Ukraine, Canada agree to expand free trade area
Photo via Cabinet of Ministers of Ukraine press service

Ukraine and Canada on Tuesday concluded more than a year of negotiations on the revised bilateral free trade agreement, which entered into force in 2017.

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"We agreed on 18 chapters, nine of which were completely new," said Ukraine’s prime minister Denys Shmyhal at the signing of the joint declaration on the finalisation of negotiations.

What is new in the revised CUFTA is expanded opportunities for companies that have not only Ukrainian but also foreign content in their products.

It also is meant to encourage the creation of production chains and make moving production in Ukraine more attractive for foreign investors planning to supply their goods to Canada.

The new agreement will allow the parties to do everything that is not prohibited, and includes guarantees for investors and an investment protection system.

One of the new chapters of the CUFTA contains provisions on digital trade, the second such agreement signed by Ukraine after the United Kingdom earlier this year.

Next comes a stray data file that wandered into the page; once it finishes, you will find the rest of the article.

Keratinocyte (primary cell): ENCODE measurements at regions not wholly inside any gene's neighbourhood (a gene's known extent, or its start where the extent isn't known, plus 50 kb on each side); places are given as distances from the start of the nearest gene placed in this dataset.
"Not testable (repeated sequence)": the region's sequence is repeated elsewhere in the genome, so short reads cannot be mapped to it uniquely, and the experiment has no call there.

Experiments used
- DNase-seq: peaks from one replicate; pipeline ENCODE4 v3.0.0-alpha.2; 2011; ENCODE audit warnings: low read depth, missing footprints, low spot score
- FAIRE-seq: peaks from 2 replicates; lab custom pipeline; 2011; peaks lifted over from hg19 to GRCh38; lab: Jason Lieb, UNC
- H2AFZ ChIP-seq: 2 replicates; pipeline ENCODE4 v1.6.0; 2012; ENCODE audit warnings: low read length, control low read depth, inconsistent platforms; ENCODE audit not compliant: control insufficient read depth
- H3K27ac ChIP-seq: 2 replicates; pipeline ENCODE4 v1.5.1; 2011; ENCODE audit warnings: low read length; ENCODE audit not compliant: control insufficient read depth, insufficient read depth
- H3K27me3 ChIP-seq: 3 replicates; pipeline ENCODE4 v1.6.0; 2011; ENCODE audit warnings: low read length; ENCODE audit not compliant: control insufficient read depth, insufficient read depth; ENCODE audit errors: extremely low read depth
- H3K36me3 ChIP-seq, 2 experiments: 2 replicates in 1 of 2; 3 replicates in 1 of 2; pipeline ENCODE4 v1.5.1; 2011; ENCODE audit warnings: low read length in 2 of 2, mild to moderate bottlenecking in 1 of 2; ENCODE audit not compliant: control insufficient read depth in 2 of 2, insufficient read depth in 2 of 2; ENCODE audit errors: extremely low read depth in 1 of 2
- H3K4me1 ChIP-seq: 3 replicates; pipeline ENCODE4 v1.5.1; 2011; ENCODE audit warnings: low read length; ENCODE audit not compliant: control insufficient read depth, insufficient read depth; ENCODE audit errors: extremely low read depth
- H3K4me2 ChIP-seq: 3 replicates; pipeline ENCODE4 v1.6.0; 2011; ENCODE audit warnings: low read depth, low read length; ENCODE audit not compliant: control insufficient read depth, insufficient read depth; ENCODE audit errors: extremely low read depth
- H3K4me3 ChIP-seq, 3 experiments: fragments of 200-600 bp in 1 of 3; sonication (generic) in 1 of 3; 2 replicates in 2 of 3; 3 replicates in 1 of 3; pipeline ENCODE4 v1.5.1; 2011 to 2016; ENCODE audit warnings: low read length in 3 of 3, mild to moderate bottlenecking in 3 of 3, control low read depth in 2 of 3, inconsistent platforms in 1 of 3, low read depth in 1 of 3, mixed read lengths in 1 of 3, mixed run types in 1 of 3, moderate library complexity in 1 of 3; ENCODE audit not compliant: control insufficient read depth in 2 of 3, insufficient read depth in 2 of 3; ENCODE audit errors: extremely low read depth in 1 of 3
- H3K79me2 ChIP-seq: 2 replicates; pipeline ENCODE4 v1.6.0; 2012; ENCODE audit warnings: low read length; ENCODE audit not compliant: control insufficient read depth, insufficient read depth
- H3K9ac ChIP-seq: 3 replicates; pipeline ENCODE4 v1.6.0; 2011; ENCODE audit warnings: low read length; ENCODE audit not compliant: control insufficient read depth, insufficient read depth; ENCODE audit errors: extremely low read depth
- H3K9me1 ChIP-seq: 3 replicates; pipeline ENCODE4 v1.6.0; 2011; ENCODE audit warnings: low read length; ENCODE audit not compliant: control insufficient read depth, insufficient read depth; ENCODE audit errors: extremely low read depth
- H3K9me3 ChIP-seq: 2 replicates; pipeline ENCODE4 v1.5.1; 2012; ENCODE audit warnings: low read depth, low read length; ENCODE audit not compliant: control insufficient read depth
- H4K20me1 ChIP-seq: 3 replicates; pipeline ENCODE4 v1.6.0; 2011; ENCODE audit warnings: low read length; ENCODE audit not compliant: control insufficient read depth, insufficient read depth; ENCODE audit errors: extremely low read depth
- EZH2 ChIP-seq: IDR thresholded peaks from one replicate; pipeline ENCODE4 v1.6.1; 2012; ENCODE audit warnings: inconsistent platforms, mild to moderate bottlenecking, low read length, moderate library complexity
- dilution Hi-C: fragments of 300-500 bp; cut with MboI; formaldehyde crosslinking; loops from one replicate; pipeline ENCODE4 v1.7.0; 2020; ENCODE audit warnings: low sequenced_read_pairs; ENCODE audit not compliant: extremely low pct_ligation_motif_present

In addition, the new bilateral trade agreement covers financial services, temporary entry for business persons, telecommunications, trade and gender, trade and small and medium-sized enterprises, and trade and indigenous peoples.

It will also include updated chapters on rules and procedures of origin, competition policy, monopolies and state-owned enterprises, public procurement, environment, labour, measure development and administration and transparency, anti-corruption and responsible business behaviour.

According to Yuliia Svyrydenko, Ukraine’s economy minister, the revised CUFTA is based on the same principles used in the Pacific Free Trade Agreement and the North American Free Trade Area.

She also announced its intention to start formal negotiations on joining the Pacific Agreement.

Ukraine and Canada signed a free trade agreement in 2016, following five-year negotiations.

At the time, it was the largest such agreement apart from the free trade area with the European Union. It provided for the opening of 98 percent of the Canadian goods market to Ukrainian exporters